Several recent studies demonstrate why the increased production and use of natural gas as a prime energy source is important to our country's energy security and the health of the environment.
On June 4, America's Natural Gas Alliance issued a report contesting the EPA's recent study on greenhouse gas emissions and natural gas development. Specifically, the study found that methane emissions from shale operations are 86 percent lower than EPA estimated.
Specifically, the study found that methane emissions from natural gas operations such as liquids unloading (a technique used to remove water and other liquids from the wellbore to improve the flow of natural gas) are 86 percent lower than EPA estimated. In addition, the study shows that methane emissions from refractured wells (a technique used to prolong production of an existing gas-producing well) are 72 percent lower than EPA estimates. Overall, the study finds that greenhouse gas emissions from natural gas production are as much as 50 percent lower than figures used by EPA. (America's Natural Gas Alliance, 2012)
Furthermore, methane doesn't remain in the atmosphere for long relative to other gasses. Unfortunately some energy alternatives receiving government subsidies have worse emissions than had been thought. The new book Green Illusions by Ozzie Zehner shows that building solar cells releases substantial quantities of emissions like sulfur hexafluoride, which lasts 267 times as long in the atmosphere and have nearly doubled since 1998.
Not only are solar cells an overpriced tool for reducing CO2 emissions, but their manufacturing process is also one of the largest emitters of hexafluoroethane (C2F6), nitrogen trifluoride (NF3), and sulfur hexafluoride (SF6). Used for cleaning plasma production equipment, these three gruesome greenhouse gases make CO2 seem harmless. As a greenhouse gas, C2F6 is twelve thousand times more potent than CO2, is 100 percent manufactured by humans, and survives ten thousand years once released into the atmosphere.30 NF3 is seventeen thousand times more virulent than CO2, and SF6, the most treacherous greenhouse gas, according to the Intergovernmental Panel on Climate Change, is twenty-five thousand times more threatening. (Green Illusions, Ozzie Zehner, University of Nebraska Press, 2012)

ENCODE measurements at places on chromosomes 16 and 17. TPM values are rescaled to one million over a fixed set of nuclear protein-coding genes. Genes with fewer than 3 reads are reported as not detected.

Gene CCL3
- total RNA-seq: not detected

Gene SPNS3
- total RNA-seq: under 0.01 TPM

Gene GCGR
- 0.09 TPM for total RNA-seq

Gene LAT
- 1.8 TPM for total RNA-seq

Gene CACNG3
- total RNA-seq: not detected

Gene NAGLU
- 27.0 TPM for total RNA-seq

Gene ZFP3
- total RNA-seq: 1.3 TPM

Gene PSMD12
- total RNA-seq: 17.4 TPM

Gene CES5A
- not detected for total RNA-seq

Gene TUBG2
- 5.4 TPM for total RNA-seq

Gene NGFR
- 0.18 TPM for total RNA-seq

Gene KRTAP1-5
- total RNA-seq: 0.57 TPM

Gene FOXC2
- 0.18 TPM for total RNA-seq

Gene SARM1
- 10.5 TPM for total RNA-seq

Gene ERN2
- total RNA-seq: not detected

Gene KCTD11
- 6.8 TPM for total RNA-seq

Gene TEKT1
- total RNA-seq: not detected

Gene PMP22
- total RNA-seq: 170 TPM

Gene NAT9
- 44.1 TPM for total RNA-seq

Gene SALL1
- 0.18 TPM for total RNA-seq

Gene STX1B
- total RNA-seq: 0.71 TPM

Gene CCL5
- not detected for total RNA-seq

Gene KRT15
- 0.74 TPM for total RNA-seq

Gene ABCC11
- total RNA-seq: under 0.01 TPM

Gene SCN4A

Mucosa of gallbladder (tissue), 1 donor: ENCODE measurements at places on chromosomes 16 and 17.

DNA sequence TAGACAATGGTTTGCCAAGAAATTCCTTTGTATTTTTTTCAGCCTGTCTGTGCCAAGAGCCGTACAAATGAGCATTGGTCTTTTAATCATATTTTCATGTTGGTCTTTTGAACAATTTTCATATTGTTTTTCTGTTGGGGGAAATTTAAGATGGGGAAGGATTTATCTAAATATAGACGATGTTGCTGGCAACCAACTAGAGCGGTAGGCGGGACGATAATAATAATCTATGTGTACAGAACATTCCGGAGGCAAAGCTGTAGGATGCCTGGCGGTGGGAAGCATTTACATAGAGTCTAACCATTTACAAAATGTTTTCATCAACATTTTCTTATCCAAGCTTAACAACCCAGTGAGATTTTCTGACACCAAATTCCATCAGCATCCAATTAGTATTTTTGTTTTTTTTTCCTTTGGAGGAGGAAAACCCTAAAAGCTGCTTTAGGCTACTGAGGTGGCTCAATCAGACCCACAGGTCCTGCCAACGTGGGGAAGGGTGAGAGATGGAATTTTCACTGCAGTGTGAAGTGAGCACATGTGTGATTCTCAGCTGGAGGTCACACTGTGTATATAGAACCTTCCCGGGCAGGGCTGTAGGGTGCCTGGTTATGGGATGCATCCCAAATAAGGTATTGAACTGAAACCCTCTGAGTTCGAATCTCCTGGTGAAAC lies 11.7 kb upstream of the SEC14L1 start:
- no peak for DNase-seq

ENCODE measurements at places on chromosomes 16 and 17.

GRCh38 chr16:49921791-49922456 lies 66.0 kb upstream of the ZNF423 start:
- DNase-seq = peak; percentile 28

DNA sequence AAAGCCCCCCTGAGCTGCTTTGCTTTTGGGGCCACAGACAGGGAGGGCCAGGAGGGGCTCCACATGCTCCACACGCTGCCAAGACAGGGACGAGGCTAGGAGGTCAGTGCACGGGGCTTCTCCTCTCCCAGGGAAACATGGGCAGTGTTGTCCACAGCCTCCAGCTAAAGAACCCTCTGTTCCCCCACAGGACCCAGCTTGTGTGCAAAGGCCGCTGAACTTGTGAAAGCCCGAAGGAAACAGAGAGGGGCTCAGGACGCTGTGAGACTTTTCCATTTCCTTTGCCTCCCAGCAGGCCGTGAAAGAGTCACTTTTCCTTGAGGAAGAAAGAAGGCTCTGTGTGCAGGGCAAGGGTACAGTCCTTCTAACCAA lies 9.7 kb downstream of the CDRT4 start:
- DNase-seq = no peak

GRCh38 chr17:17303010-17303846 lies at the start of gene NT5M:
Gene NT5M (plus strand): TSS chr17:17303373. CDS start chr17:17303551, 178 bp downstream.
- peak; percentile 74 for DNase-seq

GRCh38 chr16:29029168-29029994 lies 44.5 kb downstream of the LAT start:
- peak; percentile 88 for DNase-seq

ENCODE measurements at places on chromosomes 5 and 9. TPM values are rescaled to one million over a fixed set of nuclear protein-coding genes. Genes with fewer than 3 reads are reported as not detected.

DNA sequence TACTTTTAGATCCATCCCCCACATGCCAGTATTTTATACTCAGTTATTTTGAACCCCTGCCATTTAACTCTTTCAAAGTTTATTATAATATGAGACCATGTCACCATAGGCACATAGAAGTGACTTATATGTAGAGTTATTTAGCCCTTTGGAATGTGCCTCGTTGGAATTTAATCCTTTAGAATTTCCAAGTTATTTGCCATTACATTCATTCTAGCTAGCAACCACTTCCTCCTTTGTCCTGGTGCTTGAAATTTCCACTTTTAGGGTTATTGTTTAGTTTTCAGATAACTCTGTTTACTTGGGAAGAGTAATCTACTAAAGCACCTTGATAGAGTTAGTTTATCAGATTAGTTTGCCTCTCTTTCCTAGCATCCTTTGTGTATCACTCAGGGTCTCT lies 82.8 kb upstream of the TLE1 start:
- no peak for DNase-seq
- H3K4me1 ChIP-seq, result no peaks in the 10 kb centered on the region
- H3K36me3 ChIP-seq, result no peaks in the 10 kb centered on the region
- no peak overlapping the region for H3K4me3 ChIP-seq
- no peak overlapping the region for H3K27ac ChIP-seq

According to a May report from the International Energy Agency, U.S. carbon emissions are down more than any other country. In fact, since 2006, U.S. emissions have fallen 7.7%, with the increased use of shale gas as a key factor in the drop, according to the agency's chief economist.
In May, we reported that the world's greenhouse gas emissions rose to record levels in 2011, rising 3.2%, because China's jumped a treacherous 9.3%. But there's a positive side to the story. Emissions in the US and EU dropped, 1.7% and 1.9% respectively. The warm winter helped, and the sluggish economy was certainly a factor, but the biggest change was the drop in coal use in favor of natural gas. "The replacement of coal by shale gas is a key factor and what happened in the U.S. could very well happen in China and other countries and could definitely help in reducing CO2 emissions," says International Energy Agency (IEA) chief economist Fatih Birol... Since 2006, the US has reduced carbon emissions more than any country or region, falling 7.7%, says the IEA. This is equal to taking 84 million passenger vehicles off the road...(International Business Times, "US Carbon Emissions Down More Than Any Other Country," 2012)
This leads to a conclusion many might find paradoxical. If global warming is a problem we need to address, then we should welcome the increased production and use of natural gas as a prime energy source.